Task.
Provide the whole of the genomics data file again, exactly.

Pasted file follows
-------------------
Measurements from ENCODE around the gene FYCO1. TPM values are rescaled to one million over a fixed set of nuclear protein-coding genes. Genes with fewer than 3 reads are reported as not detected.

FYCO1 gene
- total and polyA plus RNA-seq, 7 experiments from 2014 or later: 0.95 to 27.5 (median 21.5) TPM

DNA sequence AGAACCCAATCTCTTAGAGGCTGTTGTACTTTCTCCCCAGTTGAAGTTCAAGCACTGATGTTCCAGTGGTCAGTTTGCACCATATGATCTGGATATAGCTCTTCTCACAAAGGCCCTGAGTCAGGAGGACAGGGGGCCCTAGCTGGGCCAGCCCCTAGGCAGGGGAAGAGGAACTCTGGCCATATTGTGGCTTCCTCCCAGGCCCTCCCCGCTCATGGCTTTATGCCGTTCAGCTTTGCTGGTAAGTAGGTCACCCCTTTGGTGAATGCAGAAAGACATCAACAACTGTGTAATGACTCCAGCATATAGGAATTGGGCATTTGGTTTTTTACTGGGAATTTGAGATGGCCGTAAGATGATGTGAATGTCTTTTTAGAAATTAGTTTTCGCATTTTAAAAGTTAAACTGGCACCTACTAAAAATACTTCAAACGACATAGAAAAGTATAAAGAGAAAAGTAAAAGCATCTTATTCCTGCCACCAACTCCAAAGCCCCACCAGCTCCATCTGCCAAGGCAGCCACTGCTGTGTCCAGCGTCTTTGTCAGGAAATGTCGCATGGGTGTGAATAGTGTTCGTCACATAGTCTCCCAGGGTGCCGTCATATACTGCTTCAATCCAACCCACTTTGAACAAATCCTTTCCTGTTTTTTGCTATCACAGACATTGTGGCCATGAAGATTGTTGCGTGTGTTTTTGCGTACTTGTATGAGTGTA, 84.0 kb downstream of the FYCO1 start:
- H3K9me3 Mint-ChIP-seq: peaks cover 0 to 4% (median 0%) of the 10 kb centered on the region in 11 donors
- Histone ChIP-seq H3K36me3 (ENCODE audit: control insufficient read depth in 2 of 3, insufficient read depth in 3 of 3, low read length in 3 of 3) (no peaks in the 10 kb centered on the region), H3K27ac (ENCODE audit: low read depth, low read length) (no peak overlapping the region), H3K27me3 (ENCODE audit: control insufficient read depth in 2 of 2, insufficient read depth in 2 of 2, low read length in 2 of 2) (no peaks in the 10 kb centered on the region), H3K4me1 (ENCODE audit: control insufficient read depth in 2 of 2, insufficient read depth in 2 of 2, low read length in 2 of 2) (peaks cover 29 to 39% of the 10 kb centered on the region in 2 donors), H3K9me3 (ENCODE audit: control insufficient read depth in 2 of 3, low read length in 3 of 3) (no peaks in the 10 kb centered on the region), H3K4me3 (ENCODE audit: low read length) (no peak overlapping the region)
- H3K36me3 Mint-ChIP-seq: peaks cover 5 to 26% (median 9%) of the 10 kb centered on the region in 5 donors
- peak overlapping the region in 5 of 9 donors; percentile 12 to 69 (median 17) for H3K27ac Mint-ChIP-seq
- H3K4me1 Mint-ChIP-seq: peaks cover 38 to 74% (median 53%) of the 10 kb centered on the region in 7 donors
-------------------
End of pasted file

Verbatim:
Measurements from ENCODE around the gene FYCO1. TPM values are rescaled to one million over a fixed set of nuclear protein-coding genes. Genes with fewer than 3 reads are reported as not detected.

FYCO1 gene
- total and polyA plus RNA-seq, 7 experiments from 2014 or later: 0.95 to 27.5 (median 21.5) TPM

DNA sequence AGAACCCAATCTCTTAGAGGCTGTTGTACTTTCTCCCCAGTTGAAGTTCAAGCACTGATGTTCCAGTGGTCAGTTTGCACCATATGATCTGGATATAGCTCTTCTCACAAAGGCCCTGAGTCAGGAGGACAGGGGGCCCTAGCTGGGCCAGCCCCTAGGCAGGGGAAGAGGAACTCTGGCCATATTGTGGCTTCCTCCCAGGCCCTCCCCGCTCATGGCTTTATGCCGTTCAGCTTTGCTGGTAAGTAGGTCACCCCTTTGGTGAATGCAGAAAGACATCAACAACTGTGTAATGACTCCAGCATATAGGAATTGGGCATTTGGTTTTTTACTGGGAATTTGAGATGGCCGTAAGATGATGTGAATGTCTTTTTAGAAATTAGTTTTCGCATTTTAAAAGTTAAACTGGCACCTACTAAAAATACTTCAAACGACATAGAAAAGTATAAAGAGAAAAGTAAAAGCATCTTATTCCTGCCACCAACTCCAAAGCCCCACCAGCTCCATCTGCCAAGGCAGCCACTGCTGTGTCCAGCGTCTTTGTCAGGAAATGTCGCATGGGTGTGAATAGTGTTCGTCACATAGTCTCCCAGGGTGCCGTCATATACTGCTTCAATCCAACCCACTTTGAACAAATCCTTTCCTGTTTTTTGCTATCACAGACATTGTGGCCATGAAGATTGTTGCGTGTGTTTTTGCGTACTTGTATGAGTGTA, 84.0 kb downstream of the FYCO1 start:
- H3K9me3 Mint-ChIP-seq: peaks cover 0 to 4% (median 0%) of the 10 kb centered on the region in 11 donors
- Histone ChIP-seq H3K36me3 (ENCODE audit: control insufficient read depth in 2 of 3, insufficient read depth in 3 of 3, low read length in 3 of 3) (no peaks in the 10 kb centered on the region), H3K27ac (ENCODE audit: low read depth, low read length) (no peak overlapping the region), H3K27me3 (ENCODE audit: control insufficient read depth in 2 of 2, insufficient read depth in 2 of 2, low read length in 2 of 2) (no peaks in the 10 kb centered on the region), H3K4me1 (ENCODE audit: control insufficient read depth in 2 of 2, insufficient read depth in 2 of 2, low read length in 2 of 2) (peaks cover 29 to 39% of the 10 kb centered on the region in 2 donors), H3K9me3 (ENCODE audit: control insufficient read depth in 2 of 3, low read length in 3 of 3) (no peaks in the 10 kb centered on the region), H3K4me3 (ENCODE audit: low read length) (no peak overlapping the region)
- H3K36me3 Mint-ChIP-seq: peaks cover 5 to 26% (median 9%) of the 10 kb centered on the region in 5 donors
- peak overlapping the region in 5 of 9 donors; percentile 12 to 69 (median 17) for H3K27ac Mint-ChIP-seq
- H3K4me1 Mint-ChIP-seq: peaks cover 38 to 74% (median 53%) of the 10 kb centered on the region in 7 donors